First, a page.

Born: December 15, 1932
Hometown: Grand Rapids, MN
Teddy Lee Olds was born December 15th, 1932 in Grand Rapids, Minnesota to Florence Melvina (Roberts) Olds and Ralph Alphonzo Olds. He was born the third boy in a family of 7 boys and 2 girls. He went to grade school (1-7) at Unorg and Hawley schools in Outing, Minnesota, and high school in Remer, Minnesota.
Ted then worked for Hallet Construction Co. in Grand Rapids, Michigan, as a truck driver until he was inducted into the Army on February 17th, 1953. He received the National Defense Service Medal and the Army of Occupation Medal in Germany as a PFC 28 Rank, U.S. Army. He was then honorably discharged March 15, 1956, at Fort Sheridan, Illinois.
After the army, Ted worked in the iron mines at Crosby, Minnesota as a truck driver until 1961. While working in the mines, he was diagnosed with diabetes. On June 24th, 1961, Ted married Deloris Caroline Narveson in Grand Rapids, Minnesota.
In 1964, Ted and Deloris, along with their children, Carol (age 7), Janet May (age 5), and Robert Russel (age 1), moved to Grand Rapids. In 1967, Ted and Deloris built their cabin on the creek between Lawrence and Roosevelt lakes in Outing. That’s where they stayed on weekends until 1972 when they moved back to Outing where they bought a shop that serviced and sold snowmobiles as well as bait.
In 1973, because of Ted’s diabetes and all the trips that had to be made to the Veterans Hospital in Minneapolis, they sold the shop. In 1974, Ted was the recipient of a kidney from his brother, Russell. After his recovery, he then became even more active in community services, hunting, fishing, and trapping.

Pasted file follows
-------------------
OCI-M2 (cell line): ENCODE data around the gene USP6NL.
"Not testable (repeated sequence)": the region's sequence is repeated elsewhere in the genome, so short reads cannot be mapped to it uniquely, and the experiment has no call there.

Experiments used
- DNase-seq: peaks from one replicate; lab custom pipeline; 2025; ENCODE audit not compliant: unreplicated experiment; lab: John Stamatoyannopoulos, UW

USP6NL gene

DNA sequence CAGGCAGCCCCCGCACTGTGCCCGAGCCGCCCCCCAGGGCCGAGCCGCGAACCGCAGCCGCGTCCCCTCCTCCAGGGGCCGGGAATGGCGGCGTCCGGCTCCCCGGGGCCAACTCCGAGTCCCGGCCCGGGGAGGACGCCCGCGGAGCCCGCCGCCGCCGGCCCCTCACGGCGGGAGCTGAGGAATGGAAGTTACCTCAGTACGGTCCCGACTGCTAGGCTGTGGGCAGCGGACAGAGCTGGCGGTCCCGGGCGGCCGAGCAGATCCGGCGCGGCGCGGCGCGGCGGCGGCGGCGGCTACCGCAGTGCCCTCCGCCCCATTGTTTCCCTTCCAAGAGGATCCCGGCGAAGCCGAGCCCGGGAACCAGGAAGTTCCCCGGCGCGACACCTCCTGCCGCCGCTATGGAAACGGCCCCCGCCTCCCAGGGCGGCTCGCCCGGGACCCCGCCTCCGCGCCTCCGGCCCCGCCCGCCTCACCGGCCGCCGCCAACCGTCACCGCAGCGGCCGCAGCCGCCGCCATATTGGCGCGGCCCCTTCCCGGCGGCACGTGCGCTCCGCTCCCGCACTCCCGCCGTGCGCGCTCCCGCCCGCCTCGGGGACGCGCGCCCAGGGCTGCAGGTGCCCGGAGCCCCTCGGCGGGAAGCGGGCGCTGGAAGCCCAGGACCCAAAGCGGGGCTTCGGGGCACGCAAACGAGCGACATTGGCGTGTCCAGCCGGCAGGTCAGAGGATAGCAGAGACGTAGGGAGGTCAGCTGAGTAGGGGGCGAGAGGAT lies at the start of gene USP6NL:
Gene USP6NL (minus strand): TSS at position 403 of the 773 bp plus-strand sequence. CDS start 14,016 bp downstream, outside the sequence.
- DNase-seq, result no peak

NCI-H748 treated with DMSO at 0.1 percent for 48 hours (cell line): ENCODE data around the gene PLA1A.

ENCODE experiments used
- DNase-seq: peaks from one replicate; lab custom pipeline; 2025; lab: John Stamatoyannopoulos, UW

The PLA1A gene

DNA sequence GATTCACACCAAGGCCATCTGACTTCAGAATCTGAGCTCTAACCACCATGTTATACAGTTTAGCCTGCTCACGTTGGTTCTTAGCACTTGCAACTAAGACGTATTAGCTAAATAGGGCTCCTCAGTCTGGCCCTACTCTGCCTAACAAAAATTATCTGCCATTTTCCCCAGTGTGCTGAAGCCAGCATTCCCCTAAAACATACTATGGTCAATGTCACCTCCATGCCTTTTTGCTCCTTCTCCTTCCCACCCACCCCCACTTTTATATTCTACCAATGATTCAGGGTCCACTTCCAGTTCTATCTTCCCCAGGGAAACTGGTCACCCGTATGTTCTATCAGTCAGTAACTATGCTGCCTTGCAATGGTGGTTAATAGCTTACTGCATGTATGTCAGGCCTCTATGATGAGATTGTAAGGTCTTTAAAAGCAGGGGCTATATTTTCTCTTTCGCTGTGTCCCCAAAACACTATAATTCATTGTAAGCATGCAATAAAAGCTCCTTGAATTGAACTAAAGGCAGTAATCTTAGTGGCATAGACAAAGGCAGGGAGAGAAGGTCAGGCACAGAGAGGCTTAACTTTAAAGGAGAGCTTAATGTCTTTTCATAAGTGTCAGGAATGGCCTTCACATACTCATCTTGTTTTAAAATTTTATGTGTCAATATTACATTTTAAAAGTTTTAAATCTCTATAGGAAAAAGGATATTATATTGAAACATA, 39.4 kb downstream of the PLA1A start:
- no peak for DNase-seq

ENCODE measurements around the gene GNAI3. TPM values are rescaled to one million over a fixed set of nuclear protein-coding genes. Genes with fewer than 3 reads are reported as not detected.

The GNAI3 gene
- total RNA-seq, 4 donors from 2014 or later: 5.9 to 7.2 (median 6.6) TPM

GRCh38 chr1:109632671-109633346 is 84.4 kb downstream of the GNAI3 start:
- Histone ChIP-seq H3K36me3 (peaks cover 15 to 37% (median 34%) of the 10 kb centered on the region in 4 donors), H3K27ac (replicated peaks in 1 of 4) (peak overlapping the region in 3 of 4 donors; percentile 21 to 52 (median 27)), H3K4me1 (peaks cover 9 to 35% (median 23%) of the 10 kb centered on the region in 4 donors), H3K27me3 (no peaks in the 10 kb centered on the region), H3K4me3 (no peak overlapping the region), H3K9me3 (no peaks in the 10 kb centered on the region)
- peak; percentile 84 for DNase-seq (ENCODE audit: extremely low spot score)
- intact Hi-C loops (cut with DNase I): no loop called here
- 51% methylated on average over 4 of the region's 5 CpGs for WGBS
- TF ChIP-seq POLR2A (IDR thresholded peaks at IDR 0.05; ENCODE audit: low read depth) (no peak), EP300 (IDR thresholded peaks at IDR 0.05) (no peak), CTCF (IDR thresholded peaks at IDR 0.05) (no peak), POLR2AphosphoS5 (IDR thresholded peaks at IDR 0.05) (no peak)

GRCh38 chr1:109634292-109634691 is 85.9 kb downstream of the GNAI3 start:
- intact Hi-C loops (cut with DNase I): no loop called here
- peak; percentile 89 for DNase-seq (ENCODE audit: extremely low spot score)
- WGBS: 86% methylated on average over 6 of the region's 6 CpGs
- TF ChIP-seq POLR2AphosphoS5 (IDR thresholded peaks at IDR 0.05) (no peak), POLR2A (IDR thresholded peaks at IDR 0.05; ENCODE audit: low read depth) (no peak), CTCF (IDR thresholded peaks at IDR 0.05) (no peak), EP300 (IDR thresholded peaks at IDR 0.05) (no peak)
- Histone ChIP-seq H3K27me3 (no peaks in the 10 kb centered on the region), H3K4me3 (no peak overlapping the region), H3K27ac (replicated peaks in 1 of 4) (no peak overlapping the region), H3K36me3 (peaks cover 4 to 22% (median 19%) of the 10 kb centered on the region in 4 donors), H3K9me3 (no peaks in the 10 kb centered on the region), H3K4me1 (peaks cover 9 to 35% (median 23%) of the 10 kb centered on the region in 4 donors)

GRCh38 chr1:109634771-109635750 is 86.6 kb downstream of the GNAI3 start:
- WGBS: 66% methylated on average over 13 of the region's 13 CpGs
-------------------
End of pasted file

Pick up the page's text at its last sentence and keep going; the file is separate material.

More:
From 1975-76, Ted was a member of the Cass County Sheriff’s Safety Patrol under Louis Chalich. On December 9, 1975, the Emily Outing Snowmobile Club was formed with Ted as a charter member. He did many things to help organize and support the club with his working-brushing trails, leading snowmobile rides, and the like.
In 1979, Ted placed 3rd in the “Handicap Multi” and in 1980 he placed 1st in the same event. Also, he was awarded the Male Trapper of the Year award and the Who’s Who award.
In the winter of 1979-1980, the state was divided into eight districts. Ted was appointed as the president of District #4 by the then president of the Minnesota Trappers Association. Ted was then re-elected every 2 years until his death when his wife Deloris filled in as president until the end of his term.
Ted was especially interested in seeing “young people” take an interest in trapping. He and Deloris brought several “young people” to Trapper’s conventions in Duluth and in North Dakota. Ted, because of his desire to see young people involved in trapping, started what they called the “Grub Stake Award.”